Interview with Author Chris Harmon

Welcome to BookView Interview, a conversation series where BookView talks to authors.

Recently, we interviewed Chris Harmon about his writing and his soon-to-be released book, Jitters, a fabulously eerie collection of fifteen short stories, that explores themes of teenage angst, bullying, dysfunctional family bonds, alcohol and substance abuse, and friendship. (Read the review here.)

Chris Harmon is the author of JITTERS. He was born in Southfield, Michigan. He loves to write horror stories. He’s been writing since he was eight. Writing goofy stories to dark fantasy to horror stories. Chris also loves to swim, watch Netflix and take long walks in his free time. Check out more from this young author. This is an author to watch.

What inspired you to write your first book?

Oh, so many things inspired me. I just love reading horror stories and watching horror movies. I especially love the Scream franchise, starring Neve Campbell. That’s what got me into my love of horror. As well as my family being a big part of encouraging and pushing me to keep writing.

How did you come up with the title?

To be honest, the title just came to me. It just popped into my brain in the early stages of writing. I knew Jitters was the winner. It was short, sweet and embodied the mood and genre of my short story book.

Name one entity that you feel supported you outside of family members.

I say, a person who played such a big role in my writing was my writing mentor, her name is Dr. Jones who read early drafts and gave me a ton of feedback. She really helped me get through writing this intensive project.

What was the hardest part of writing your book?

Oh boy… a lot of things were difficult. One being writing the endings to the stories. It’s hard to craft such the perfect ending without it being too predictable or too unsatisfying. I’ve had over 10 drafts of each story but the hardest story that was a pain to perfect is the very last one in the collection, titled, The Strange School. Second, me being a teen writing this book was a struggle. I had to juggle my schoolwork and extracurricular activities as well as writing. I had to find a nice window of time to write each day since my freshman year of high school.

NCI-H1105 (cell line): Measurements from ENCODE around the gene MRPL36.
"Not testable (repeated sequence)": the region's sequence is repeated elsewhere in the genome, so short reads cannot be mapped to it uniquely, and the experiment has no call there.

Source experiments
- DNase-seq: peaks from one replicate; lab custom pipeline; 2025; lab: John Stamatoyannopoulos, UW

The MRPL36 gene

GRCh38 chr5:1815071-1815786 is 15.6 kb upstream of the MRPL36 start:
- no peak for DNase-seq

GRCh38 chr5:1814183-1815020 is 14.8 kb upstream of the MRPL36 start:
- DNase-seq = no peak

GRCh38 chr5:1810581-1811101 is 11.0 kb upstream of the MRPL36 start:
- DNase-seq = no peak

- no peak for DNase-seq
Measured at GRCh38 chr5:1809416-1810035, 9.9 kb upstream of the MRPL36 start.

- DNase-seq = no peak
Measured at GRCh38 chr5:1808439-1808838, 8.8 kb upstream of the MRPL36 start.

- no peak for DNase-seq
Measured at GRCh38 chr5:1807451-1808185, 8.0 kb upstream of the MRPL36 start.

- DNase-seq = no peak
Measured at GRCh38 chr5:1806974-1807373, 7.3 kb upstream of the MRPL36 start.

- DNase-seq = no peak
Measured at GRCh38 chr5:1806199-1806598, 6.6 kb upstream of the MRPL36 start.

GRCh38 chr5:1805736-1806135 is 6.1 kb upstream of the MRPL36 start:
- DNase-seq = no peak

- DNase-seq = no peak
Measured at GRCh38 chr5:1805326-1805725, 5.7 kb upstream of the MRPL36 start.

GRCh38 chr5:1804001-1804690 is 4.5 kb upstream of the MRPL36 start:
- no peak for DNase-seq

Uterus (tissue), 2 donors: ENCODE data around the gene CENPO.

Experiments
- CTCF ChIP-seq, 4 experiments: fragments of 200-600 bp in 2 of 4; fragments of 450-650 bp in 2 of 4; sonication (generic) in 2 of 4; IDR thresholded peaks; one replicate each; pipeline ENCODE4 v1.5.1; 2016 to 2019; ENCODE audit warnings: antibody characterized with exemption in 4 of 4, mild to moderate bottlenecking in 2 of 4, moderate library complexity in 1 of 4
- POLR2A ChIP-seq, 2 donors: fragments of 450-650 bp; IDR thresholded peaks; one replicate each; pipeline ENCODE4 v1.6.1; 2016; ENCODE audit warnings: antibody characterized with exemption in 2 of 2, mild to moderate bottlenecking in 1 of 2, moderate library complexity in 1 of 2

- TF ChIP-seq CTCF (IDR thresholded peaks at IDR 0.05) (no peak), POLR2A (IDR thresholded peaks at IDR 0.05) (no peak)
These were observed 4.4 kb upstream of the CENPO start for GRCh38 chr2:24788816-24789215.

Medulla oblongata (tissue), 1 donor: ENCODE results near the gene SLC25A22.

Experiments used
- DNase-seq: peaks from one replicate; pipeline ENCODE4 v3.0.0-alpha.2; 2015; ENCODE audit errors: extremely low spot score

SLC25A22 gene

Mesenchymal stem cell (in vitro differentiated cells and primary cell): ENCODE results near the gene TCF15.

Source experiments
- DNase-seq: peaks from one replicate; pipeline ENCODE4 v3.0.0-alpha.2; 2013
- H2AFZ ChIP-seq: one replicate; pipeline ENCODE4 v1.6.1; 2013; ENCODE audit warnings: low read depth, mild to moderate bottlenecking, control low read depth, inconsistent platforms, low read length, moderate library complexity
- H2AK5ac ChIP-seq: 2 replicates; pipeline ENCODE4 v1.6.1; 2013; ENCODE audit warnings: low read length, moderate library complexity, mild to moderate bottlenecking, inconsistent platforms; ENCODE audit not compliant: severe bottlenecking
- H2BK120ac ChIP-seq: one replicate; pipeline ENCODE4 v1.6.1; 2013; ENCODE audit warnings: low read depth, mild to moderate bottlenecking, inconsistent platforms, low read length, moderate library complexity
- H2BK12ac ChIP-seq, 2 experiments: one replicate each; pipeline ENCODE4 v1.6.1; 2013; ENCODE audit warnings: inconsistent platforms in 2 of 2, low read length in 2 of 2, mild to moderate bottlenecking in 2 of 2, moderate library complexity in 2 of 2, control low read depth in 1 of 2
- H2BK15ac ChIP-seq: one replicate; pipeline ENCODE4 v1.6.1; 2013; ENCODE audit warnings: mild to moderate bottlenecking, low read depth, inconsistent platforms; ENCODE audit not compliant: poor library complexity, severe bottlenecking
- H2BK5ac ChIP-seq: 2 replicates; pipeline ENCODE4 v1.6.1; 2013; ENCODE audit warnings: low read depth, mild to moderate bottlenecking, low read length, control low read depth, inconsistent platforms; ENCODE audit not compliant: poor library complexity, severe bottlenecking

Do you ever experience writer’s block?

YEP! I did often during this project. What I would do is just take a week off from the work and then come back with fresh eyes. I use the week off to just get inspired by going outside and taking walks to help me find my flow again.

Have you ever hated something you wrote?

Yep, even before I started writing Jitters, I wrote a bunch of short novels and other short stories. I remember one short story I had titled, The Farting Man, which was about some urban legend I made up where if you fart, the Farting Man will come and take you away. Mind you, I was eight years old when I wrote this and it was ridiculous! That’s staying hidden away. If people really want to see it, they need to pay me a whole lot of money lol.

What is your favorite genre to read?

I love to read horror books the most but I also love mystery and dark fantasy.

What is your favorite time to write, and why?

I love to write at night after I finish my homework during the school weeks. It’s the only time I’ve got since I’m busy with school lol. But I mainly prefer writing in the mornings on weekends because that’s when I usually get my best ideas. Plus, since I write horror stories, it’s way more comforting to write them in the morning than at night due to obvious reasons lol.

Did you learn anything from writing your book and what was it?

I learned to perservere. That’s something I realized I had to do when writing. This career is definitely not for people who get easily discouraged, I’ll tell one that. You have to have some sort of tenacity to write. Getting through those drafts, getting feedback from beta readers, as well as if you do attempt to get traditionally published, you have to find an agent which is hard to find. Once you get the agent, the agent will have to shop around to see if a publisher will take it and the book may not even happen if no publisher takes it. You basically have to regroup now. This intensifies what I said before. It’s definitely not a career for quitters. Even after the book is written, there’s still a long way to go.

What are your current projects?

Right now, I’m currently writing and planning to publish my first horror novel called Teddy. I’ve done my first draft and am now working on my second one. I would tell you more about the project but you’ll just have to find out later. Hehehe…

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